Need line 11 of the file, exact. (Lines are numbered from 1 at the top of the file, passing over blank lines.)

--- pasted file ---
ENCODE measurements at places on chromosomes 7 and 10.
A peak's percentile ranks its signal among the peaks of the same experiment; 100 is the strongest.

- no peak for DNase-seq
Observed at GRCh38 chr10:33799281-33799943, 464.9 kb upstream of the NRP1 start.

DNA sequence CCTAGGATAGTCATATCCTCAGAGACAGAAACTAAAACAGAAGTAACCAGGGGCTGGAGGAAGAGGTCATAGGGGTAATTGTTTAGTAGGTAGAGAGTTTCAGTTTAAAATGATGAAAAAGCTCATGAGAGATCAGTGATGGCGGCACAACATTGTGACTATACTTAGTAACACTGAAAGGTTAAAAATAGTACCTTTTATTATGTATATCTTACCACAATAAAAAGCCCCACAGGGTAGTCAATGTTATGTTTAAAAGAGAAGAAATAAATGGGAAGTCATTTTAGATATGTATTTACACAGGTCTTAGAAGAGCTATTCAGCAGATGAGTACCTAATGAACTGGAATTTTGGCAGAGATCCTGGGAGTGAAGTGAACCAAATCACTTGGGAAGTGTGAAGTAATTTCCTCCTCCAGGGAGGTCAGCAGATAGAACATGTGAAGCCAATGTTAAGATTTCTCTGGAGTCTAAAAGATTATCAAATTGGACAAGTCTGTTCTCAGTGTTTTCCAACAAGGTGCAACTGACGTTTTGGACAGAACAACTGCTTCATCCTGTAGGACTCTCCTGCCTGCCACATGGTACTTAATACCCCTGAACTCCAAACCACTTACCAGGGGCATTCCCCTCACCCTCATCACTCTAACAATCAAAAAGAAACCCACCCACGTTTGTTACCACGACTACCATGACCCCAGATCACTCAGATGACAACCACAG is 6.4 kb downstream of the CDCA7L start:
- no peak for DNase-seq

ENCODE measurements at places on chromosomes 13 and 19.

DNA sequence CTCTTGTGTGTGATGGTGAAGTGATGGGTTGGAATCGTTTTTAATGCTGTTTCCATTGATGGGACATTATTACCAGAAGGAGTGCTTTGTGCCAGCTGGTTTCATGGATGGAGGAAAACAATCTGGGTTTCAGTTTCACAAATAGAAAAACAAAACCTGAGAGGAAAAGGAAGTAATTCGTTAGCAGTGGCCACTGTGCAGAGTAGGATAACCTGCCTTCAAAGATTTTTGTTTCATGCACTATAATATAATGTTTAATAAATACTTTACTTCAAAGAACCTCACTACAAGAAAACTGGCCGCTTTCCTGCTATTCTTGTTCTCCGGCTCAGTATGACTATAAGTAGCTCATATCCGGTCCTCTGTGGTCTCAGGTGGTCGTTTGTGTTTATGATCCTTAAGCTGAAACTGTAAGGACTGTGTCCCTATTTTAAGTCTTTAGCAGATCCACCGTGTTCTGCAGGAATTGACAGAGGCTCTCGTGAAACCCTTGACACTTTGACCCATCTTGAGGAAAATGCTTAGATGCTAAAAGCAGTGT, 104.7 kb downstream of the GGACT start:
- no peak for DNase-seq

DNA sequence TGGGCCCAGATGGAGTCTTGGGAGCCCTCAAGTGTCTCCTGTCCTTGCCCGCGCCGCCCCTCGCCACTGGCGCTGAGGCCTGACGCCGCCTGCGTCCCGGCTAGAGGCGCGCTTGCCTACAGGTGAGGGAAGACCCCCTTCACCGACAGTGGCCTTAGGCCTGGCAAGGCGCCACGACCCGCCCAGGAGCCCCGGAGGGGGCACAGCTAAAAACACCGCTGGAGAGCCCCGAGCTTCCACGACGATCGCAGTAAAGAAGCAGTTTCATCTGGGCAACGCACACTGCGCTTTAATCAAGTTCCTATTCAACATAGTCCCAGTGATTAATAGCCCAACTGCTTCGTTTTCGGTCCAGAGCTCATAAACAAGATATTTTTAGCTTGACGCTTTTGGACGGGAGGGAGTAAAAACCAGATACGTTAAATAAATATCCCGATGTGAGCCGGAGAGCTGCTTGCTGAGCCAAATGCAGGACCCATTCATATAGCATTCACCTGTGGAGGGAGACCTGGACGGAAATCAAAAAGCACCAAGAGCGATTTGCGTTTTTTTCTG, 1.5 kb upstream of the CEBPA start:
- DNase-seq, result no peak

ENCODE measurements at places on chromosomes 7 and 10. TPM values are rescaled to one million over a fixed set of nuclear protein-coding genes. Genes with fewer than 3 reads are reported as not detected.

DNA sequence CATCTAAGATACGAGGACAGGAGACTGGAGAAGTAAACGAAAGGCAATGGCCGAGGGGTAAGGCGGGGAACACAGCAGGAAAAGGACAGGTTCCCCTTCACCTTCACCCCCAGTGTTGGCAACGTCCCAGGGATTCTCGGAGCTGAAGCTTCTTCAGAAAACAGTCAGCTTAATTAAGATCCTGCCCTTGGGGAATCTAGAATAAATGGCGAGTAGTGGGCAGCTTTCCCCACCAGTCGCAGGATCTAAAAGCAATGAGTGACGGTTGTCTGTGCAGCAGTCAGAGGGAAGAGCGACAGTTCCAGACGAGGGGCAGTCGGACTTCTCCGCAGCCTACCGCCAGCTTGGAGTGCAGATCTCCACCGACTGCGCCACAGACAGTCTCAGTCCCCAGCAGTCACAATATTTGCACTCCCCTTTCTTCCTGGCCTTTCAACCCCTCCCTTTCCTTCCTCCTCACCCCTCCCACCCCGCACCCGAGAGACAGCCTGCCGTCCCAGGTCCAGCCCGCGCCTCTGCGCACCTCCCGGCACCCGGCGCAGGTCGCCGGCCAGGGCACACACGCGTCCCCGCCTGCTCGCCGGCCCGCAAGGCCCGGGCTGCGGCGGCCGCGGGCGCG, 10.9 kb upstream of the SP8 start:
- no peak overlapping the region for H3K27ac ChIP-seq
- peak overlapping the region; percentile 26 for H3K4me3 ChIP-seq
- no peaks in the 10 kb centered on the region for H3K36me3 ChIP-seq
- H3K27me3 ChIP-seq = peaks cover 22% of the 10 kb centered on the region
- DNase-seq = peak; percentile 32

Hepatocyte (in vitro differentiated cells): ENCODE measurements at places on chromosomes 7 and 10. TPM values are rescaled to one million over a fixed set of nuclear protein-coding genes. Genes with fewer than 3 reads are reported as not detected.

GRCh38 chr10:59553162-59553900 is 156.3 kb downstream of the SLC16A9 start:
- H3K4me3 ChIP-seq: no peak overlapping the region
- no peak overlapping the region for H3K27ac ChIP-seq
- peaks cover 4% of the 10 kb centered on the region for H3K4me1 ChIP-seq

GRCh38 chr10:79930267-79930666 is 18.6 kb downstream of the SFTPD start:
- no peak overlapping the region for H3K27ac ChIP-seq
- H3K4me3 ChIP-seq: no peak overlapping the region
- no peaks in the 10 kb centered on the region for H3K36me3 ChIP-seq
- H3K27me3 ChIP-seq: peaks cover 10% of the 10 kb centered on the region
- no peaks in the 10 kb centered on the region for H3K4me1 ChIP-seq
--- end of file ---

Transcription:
- DNase-seq, result no peak